Rochford: Men first to be sentenced in Essex for trespassing with intent to pursue hares with dogs
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In one of the first cases of its kind in the country, two men arrested in Essex by specialist rural engagement officers have been sentenced for trespassing with intent to search for, or to pursue, hares with dogs.
Tommy Gray, 19, of Weller Road, Amersham, Buckinghamshire, and 20-year-old Joseph Abercromie, of Heartenoak Road, Hawkhurst, Kent, both admitted the offence when they appeared before Basildon magistrates on 13 July 2023.
The court was told they had both travelled to Paglesham near Rochford on 6 January 2023, Gray from Buckinghamshire and Abercromie from Kent.
They were spotted by members of the public trespassing on fields with two dogs and reported to us.
Officers from the Essex Police Rural Engagement Team and Rayleigh Local Policing Team attended and the pair were arrested and charged with the new offence of trespassing with intent to search for or to pursue hares with dogs, under section 63 of the Police, Crime, Courts and Sentencing Act 2022.
Each was fined £250 and ordered to pay £105 costs and a £100 victim surcharge.
Magistrates told them they had travelled a great distance and the offence was ‘planned and deliberate’. They decided against banning either man from driving because it was their first offence and against disqualifying them from owning or keeping dogs because of their family circumstances.
Sgt Ben Felton, from our Rural Engagement Team, says:
“Hare coursing causes landowners, farmers and the rural community a large amount of anxiety because of the damage caused to the land by trespassing. “We won’t tolerate animal cruelty in any form and will seek to prosecute whenever we have evidence of such crimes because we understand the damage, its cost and the fear this cruel crime can cause in our more isolated communities. “This prosecution is the first of its kind in Essex, and among the first in the country, and we won’t hesitate to use the legislation to prevent and deter people from poaching game in our county. “The message is getting out that hare coursers are not welcome in Essex. “During the 2022/23 season we reduced hare coursing incidents across the county by 50% working with the CPS, forces across the eastern region and Kent, with help from the National Police Air Service. “We encourage anyone who sees hare coursing in action to call 999.”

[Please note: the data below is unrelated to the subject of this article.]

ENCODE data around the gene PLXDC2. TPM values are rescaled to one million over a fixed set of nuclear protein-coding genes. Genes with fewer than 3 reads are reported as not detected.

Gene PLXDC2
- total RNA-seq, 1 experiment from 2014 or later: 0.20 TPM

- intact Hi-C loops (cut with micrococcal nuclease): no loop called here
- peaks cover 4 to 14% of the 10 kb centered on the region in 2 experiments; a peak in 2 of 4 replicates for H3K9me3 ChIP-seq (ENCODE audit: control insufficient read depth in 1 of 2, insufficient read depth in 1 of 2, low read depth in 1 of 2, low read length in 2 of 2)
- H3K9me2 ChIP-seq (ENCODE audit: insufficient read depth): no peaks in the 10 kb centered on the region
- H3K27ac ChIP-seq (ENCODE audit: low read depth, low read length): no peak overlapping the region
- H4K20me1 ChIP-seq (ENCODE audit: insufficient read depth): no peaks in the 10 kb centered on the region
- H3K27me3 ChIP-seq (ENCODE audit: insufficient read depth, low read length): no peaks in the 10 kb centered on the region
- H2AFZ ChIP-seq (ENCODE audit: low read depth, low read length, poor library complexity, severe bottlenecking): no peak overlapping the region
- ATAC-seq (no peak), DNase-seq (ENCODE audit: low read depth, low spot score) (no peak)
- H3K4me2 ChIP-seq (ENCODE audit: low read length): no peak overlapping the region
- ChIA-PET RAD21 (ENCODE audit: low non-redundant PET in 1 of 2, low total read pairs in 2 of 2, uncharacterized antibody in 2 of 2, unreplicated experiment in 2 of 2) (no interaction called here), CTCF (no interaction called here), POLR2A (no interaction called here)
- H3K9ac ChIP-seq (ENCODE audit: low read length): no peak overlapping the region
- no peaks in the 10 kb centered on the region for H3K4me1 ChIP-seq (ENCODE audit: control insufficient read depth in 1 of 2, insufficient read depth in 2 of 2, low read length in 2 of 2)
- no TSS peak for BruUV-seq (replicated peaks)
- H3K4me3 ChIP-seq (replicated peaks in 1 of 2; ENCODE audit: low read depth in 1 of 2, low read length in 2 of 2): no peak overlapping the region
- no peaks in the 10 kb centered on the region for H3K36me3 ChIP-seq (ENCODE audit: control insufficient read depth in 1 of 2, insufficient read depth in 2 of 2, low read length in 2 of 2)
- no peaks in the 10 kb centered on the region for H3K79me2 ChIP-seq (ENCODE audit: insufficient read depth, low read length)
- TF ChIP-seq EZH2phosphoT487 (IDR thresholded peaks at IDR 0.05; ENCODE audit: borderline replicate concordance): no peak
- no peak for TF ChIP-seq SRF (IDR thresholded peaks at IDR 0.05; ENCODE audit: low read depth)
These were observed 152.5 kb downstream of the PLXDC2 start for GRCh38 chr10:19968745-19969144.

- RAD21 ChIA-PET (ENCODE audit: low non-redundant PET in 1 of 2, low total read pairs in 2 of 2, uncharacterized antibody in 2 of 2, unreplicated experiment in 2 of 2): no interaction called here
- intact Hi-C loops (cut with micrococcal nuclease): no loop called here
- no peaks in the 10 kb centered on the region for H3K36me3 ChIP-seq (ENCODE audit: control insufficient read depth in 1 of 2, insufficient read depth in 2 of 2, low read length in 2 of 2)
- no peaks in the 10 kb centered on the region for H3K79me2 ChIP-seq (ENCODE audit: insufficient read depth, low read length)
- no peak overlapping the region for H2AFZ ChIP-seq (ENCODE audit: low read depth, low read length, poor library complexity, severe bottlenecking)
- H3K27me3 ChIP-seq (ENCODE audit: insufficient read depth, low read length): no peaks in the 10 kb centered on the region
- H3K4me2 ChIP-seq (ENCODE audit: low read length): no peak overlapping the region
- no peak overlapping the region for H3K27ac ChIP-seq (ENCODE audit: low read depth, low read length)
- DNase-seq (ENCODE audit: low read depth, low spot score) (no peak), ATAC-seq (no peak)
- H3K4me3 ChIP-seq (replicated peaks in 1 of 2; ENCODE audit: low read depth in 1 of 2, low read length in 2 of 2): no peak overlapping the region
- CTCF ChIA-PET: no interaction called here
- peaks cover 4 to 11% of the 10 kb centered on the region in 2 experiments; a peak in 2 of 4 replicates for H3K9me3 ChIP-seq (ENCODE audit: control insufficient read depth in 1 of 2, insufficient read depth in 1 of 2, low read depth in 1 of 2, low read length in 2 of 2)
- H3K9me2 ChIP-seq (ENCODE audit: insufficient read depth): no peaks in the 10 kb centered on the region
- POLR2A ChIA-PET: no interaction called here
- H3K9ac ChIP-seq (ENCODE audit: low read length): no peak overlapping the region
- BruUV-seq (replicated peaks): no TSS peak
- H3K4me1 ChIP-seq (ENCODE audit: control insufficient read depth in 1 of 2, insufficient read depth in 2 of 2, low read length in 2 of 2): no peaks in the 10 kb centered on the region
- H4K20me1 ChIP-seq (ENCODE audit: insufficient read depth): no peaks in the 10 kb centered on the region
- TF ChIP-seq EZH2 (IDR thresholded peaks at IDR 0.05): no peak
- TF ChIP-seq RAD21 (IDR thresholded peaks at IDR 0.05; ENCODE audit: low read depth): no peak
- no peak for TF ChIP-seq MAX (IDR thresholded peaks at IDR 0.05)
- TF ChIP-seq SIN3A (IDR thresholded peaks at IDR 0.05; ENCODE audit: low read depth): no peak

It’s the second time this year Essex Police Rural Engagement Team has been at the forefront of using the additional legislative powers of the Police, Crime, Courts and Sentencing (PCCS) Act 2022 to target would-be poachers.
In February, two men were convicted under the Game Act 1831 after each admitted a charge of daytime trespass in pursuit of game.
Working with CPS East of England, the team also obtained the first dog prohibition order in England as a result. The men were banned under section 66 of the PCCS Act from owning or keeping dogs for three years. At the time it was thought to be a national first. The men had travelled to the Saffron Walden area from south London with dogs which were to be used to poach game.
What is hare coursing?
Hare coursing traditionally begins in September or October - depending on the weather - when crops have been harvested and ploughed, making them the perfect ground for the illegal blood sport.
Hare coursing causes damage to crops, harms animal welfare and threatens rural communities. It can result in intimidation and even violence.
Landowners are urged to consider blocking entrances to their fields with ditches, fencing or trees or even barriers like barrels filled with concrete.
What can I do to help?
If you see hare coursing taking place, ring 999 immediately and provide as much information as you can – for example, a What3Words location, a description of the people involved, vehicle registration numbers, vehicle descriptions and the location and direction of travel.
When the police give you a reference number, please put this and the day’s date into any WhatsApp groups you are a part of so that anyone in the area with information can ring us and we can link it to the same incident, if relevant.
However, it is very important that you don’t confront hare coursers or put yourself at risk.
If you see anything which you feel needs police attention, or you have information about a crime or criminal activity, always ring 999 if it is an emergency or a crime in progress.
Otherwise, you can report it online, where you can also speak to an online Live Chat operator between 10am and 9pm. Alternatively, you can ring 101.
You can also contact Crimestoppers, anonymously, online or by calling 0800 555 111.
The seven forces of Bedfordshire, Cambridgeshire, Essex, Hertfordshire, Kent, Norfolk and Suffolk linked up in September 2021 to remove policing borders when certain tactics are used. This has made catching and prosecuting offenders easier.
The agreement, completed with the support of the Crown Prosecution Service, means the forces become one when using certain powers, such as community protection warnings & notices and criminal behaviour orders.
They also share information about automatic number plate recognition (ANPR), the seizure of dogs and all interactions and movements of people suspected to be involved in hare coursing.